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Windows 7: Thread for sale, two previous owners, apply within...

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Posts

  • BoredomBoredom Registered User
    edited November 2009
    Does anyone know if installing Win7 from an Upgrade disk changes the licensing terms? More specifically, I'm interested in knowing whether my current install of Vista OEM will stop being subject to OEM terms if I upgrade (i.e. if my motherboard dies, the money spent on Win7 won't go to waste).


    Oh, and Microsoft's site says that the upgrade path of Vista 32 -> Win7 64 is unsupported, but apparently some people were able to bypass this by booting from the Win7 Upgrade disk and doing a custom 64 bit install which activates just fine (and is a clean install). Does anyone have any experience with this? It sounds iffy to me and it's unclear if this is an intended feature.

  • DehumanizedDehumanized Registered User regular
    edited November 2009
    An upgrade install isn't the same thing as a custom install. You're confusing two different things here.

    Upgrade install license media works on the assumption that you own a legitimate license to a prior version of windows. Using upgrade install media, you are able to either perform an upgrade install (which attempts to maintain as much of your prior install as possible, like installed programs). You can also do a custom install with upgrade install media, which blows away the current installation of windows (and copies some of it to a Windows.old folder), installing a completely fresh copy of windows in its place. Programs and stuff must be reinstalled there.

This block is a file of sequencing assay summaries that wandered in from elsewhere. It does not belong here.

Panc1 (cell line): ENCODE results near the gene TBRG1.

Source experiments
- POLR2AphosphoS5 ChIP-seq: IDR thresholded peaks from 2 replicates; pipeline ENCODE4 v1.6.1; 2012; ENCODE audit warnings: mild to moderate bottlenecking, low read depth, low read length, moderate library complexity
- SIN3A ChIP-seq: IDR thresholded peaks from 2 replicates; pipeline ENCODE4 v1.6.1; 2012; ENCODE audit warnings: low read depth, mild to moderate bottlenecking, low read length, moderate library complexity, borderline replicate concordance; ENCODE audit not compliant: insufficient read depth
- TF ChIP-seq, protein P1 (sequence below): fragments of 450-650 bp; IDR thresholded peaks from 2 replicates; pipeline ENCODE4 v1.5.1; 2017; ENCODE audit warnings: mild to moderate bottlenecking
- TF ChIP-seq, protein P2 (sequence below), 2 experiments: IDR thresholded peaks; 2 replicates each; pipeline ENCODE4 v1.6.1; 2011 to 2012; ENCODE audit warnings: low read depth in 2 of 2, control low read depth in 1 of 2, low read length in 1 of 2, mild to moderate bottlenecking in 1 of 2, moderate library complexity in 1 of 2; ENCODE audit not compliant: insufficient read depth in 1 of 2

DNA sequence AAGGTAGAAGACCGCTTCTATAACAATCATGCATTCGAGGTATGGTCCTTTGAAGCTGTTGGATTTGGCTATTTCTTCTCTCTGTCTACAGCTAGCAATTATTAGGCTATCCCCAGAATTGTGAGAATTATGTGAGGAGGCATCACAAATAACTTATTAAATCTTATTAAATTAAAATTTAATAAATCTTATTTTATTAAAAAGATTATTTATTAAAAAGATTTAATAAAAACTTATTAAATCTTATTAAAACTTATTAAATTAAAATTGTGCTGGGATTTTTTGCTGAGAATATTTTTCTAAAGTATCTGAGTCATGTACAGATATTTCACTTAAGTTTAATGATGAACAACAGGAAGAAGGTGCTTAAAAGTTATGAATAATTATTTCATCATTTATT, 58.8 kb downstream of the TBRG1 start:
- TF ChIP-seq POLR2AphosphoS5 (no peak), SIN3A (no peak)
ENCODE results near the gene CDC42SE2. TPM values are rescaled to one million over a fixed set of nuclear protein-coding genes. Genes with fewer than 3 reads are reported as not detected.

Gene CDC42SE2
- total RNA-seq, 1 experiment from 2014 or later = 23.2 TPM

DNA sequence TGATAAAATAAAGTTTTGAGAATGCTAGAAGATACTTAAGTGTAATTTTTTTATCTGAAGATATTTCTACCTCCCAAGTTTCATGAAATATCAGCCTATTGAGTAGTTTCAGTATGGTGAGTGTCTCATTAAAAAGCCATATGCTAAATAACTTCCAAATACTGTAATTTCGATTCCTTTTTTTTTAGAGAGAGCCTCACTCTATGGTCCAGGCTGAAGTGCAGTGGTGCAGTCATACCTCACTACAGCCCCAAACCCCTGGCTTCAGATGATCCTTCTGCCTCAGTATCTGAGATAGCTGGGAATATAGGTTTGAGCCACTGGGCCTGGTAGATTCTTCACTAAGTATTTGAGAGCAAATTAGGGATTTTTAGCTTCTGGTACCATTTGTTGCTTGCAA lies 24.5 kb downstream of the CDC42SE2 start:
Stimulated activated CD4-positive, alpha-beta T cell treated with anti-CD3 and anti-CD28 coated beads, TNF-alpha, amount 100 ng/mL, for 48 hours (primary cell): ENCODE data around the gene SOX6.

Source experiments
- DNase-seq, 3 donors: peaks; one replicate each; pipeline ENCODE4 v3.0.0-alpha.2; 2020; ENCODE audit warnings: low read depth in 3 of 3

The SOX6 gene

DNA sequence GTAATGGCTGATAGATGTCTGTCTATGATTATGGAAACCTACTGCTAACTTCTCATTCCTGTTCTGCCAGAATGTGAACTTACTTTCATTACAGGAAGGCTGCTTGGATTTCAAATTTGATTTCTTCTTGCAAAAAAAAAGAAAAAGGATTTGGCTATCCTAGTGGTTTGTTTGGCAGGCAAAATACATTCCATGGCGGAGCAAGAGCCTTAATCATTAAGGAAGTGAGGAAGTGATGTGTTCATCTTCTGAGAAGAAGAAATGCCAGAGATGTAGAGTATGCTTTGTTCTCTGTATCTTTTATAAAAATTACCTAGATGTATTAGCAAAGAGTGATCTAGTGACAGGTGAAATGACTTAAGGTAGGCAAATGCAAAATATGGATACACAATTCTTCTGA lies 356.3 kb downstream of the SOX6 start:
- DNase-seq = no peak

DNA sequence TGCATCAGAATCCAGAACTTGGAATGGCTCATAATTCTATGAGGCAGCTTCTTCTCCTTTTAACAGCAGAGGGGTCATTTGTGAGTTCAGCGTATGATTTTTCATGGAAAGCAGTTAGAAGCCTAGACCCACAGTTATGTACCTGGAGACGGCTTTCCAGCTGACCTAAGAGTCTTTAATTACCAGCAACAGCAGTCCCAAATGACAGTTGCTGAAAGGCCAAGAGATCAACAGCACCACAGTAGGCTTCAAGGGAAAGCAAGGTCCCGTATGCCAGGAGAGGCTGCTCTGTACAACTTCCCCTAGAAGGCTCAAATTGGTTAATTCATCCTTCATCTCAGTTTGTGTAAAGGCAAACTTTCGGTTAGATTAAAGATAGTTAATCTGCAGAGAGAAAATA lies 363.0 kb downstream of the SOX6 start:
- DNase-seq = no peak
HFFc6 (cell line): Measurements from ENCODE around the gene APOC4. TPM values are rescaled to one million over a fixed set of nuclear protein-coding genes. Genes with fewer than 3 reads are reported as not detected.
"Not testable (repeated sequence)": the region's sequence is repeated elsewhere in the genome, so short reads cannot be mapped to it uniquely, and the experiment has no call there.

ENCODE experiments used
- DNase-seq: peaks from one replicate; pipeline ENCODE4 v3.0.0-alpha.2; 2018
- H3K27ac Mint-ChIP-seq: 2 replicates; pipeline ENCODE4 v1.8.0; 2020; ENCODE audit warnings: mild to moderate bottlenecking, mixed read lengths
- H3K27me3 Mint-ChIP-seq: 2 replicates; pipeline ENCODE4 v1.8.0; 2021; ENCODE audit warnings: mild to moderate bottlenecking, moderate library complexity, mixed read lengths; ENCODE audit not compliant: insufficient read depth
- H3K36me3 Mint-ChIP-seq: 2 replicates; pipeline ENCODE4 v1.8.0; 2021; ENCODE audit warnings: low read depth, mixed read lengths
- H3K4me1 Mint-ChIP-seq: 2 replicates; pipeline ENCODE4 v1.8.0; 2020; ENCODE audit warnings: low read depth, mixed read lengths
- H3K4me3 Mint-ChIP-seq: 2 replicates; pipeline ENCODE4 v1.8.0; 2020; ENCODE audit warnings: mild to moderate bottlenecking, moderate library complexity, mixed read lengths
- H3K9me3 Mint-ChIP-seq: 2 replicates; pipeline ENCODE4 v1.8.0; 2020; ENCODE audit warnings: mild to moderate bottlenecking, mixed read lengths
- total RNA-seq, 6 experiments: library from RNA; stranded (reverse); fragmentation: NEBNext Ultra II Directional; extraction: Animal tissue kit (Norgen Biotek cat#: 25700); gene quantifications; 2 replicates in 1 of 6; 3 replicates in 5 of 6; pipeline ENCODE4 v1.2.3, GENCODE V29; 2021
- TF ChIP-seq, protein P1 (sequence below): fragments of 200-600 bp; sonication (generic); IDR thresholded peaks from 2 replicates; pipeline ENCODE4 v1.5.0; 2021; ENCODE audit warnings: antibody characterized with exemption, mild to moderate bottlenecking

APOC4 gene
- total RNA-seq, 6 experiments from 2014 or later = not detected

You will have to do a custom install when moving from a 32-bit installation to a 64-bit installation, because the architecture is different enough that it would be extremely spotty with regard to maintaining currently installed programs. You can't do an upgrade install from vista x86 to 7 x64, you can do a custom install from vista x86 to 7 x64. Upgrade or full install licensed media both would be capable of performing this.

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  • BoredomBoredom Registered User
    edited November 2009
    An upgrade install isn't the same thing as a custom install. You're confusing two different things here.

    Upgrade install license media works on the assumption that you own a legitimate license to a prior version of windows. Using upgrade install media, you are able to either perform an upgrade install (which attempts to maintain as much of your prior install as possible, like installed programs). You can also do a custom install with upgrade install media, which blows away the current installation of windows (and copies some of it to a Windows.old folder), installing a completely fresh copy of windows in its place. Programs and stuff must be reinstalled there.

    You will have to do a custom install when moving from a 32-bit installation to a 64-bit installation, because the architecture is different enough that it would be extremely spotty with regard to maintaining currently installed programs. You can't do an upgrade install from vista x86 to 7 x64, you can do a custom install from vista x86 to 7 x64. Upgrade or full install licensed media both would be capable of performing this.


    Alright, thanks. What got me confused was the reports that you couldn't "upgrade" from a 32 bit edition to a 64 bit one unless you bought the appropriate disk. This is apparently true for an "upgrade" type install but overall the Upgrade disk can still be used regardless of which edition I owned previously, is what you're saying (custom install).